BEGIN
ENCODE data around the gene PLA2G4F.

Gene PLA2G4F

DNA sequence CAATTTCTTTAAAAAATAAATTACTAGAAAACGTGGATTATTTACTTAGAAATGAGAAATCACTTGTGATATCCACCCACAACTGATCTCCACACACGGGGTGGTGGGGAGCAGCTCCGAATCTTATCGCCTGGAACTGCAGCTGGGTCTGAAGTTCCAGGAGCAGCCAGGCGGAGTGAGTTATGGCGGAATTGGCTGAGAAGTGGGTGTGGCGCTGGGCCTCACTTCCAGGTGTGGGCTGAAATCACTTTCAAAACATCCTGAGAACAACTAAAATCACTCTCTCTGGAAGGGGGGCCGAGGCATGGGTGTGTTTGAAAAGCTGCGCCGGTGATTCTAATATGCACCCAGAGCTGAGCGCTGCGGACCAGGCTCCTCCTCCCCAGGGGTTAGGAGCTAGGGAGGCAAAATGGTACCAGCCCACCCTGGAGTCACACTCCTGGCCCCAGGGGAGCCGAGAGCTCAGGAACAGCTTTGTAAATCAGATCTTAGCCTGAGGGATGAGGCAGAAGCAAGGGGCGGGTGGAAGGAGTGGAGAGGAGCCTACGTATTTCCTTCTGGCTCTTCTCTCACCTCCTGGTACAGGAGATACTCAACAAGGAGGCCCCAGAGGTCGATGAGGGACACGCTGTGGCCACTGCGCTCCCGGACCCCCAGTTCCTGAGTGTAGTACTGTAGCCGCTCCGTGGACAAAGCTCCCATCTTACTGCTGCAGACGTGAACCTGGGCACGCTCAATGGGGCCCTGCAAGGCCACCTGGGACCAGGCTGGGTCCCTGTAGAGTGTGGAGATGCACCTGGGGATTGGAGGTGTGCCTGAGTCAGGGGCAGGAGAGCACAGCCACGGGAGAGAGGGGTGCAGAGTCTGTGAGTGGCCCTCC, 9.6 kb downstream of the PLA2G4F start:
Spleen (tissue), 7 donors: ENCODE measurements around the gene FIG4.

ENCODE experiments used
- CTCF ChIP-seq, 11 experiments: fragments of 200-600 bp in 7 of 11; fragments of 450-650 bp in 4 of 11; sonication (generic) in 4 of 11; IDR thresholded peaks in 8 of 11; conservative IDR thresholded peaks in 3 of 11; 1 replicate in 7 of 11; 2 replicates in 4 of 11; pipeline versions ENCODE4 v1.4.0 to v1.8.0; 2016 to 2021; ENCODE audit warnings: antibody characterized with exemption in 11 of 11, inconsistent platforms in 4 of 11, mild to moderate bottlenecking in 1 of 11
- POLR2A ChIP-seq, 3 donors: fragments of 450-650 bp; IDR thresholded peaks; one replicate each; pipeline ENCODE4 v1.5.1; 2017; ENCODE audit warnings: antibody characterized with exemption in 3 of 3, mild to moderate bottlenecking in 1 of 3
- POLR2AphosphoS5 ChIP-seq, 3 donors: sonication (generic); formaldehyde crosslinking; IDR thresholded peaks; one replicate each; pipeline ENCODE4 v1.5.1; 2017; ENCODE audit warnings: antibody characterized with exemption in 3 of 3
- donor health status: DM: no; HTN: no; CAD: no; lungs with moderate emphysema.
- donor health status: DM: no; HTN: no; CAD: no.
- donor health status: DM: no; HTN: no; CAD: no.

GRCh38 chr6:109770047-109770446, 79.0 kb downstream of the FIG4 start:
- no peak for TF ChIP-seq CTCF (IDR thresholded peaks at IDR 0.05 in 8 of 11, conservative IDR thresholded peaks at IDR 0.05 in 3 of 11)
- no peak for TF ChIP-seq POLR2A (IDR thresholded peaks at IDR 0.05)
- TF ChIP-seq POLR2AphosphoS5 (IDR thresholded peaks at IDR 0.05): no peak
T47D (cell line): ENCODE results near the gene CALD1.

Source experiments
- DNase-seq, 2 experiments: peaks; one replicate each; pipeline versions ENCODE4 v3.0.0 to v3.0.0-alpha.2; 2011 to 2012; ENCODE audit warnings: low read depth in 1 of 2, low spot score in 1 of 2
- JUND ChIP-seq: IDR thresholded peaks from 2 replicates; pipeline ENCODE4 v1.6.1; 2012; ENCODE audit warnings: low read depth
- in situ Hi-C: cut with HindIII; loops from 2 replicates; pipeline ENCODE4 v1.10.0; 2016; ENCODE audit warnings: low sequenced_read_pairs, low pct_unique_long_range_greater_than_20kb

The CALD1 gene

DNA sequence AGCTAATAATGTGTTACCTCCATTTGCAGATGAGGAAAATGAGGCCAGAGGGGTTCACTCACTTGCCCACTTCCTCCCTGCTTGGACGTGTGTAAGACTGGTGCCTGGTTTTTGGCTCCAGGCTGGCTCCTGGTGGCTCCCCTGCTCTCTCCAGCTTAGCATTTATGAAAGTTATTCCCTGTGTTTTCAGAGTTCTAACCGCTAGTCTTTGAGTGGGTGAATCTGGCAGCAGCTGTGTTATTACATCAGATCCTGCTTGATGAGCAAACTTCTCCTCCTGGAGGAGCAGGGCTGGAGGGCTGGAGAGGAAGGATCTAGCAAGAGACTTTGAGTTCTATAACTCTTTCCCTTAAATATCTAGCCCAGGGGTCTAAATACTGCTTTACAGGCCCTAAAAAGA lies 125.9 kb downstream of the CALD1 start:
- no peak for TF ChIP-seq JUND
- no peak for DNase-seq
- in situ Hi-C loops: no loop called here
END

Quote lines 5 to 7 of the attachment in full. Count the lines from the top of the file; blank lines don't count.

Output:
ENCODE experiments used
- CTCF ChIP-seq, 11 experiments: fragments of 200-600 bp in 7 of 11; fragments of 450-650 bp in 4 of 11; sonication (generic) in 4 of 11; IDR thresholded peaks in 8 of 11; conservative IDR thresholded peaks in 3 of 11; 1 replicate in 7 of 11; 2 replicates in 4 of 11; pipeline versions ENCODE4 v1.4.0 to v1.8.0; 2016 to 2021; ENCODE audit warnings: antibody characterized with exemption in 11 of 11, inconsistent platforms in 4 of 11, mild to moderate bottlenecking in 1 of 11
- POLR2A ChIP-seq, 3 donors: fragments of 450-650 bp; IDR thresholded peaks; one replicate each; pipeline ENCODE4 v1.5.1; 2017; ENCODE audit warnings: antibody characterized with exemption in 3 of 3, mild to moderate bottlenecking in 1 of 3